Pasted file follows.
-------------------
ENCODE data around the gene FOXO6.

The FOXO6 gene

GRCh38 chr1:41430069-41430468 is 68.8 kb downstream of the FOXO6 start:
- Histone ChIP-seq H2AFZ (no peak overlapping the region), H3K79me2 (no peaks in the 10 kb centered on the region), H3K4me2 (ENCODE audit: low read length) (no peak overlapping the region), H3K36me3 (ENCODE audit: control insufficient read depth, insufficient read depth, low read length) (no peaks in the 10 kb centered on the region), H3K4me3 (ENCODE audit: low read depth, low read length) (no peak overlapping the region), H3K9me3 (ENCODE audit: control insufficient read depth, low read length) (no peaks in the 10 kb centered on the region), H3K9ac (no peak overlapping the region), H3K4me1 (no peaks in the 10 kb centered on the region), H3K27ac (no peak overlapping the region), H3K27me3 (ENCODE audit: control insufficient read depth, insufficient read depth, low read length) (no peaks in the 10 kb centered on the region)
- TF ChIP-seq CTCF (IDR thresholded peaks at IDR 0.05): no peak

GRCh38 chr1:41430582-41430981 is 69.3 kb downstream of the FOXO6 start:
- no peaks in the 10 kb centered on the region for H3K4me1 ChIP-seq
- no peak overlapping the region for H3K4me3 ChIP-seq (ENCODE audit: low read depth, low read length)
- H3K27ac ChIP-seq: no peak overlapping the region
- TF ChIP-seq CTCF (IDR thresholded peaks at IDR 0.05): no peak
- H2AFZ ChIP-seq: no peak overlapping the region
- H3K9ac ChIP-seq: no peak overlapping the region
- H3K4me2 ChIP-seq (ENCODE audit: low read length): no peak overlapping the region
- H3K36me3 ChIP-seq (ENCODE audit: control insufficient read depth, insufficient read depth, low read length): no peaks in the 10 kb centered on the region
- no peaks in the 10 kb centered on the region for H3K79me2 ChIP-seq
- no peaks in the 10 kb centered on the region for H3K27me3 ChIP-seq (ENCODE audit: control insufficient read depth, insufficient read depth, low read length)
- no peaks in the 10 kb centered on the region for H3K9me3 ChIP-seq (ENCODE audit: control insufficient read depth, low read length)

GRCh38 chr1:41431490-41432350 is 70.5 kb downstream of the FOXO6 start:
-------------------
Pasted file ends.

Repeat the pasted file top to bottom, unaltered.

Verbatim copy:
ENCODE data around the gene FOXO6.

The FOXO6 gene

GRCh38 chr1:41430069-41430468 is 68.8 kb downstream of the FOXO6 start:
- Histone ChIP-seq H2AFZ (no peak overlapping the region), H3K79me2 (no peaks in the 10 kb centered on the region), H3K4me2 (ENCODE audit: low read length) (no peak overlapping the region), H3K36me3 (ENCODE audit: control insufficient read depth, insufficient read depth, low read length) (no peaks in the 10 kb centered on the region), H3K4me3 (ENCODE audit: low read depth, low read length) (no peak overlapping the region), H3K9me3 (ENCODE audit: control insufficient read depth, low read length) (no peaks in the 10 kb centered on the region), H3K9ac (no peak overlapping the region), H3K4me1 (no peaks in the 10 kb centered on the region), H3K27ac (no peak overlapping the region), H3K27me3 (ENCODE audit: control insufficient read depth, insufficient read depth, low read length) (no peaks in the 10 kb centered on the region)
- TF ChIP-seq CTCF (IDR thresholded peaks at IDR 0.05): no peak

GRCh38 chr1:41430582-41430981 is 69.3 kb downstream of the FOXO6 start:
- no peaks in the 10 kb centered on the region for H3K4me1 ChIP-seq
- no peak overlapping the region for H3K4me3 ChIP-seq (ENCODE audit: low read depth, low read length)
- H3K27ac ChIP-seq: no peak overlapping the region
- TF ChIP-seq CTCF (IDR thresholded peaks at IDR 0.05): no peak
- H2AFZ ChIP-seq: no peak overlapping the region
- H3K9ac ChIP-seq: no peak overlapping the region
- H3K4me2 ChIP-seq (ENCODE audit: low read length): no peak overlapping the region
- H3K36me3 ChIP-seq (ENCODE audit: control insufficient read depth, insufficient read depth, low read length): no peaks in the 10 kb centered on the region
- no peaks in the 10 kb centered on the region for H3K79me2 ChIP-seq
- no peaks in the 10 kb centered on the region for H3K27me3 ChIP-seq (ENCODE audit: control insufficient read depth, insufficient read depth, low read length)
- no peaks in the 10 kb centered on the region for H3K9me3 ChIP-seq (ENCODE audit: control insufficient read depth, low read length)

GRCh38 chr1:41431490-41432350 is 70.5 kb downstream of the FOXO6 start: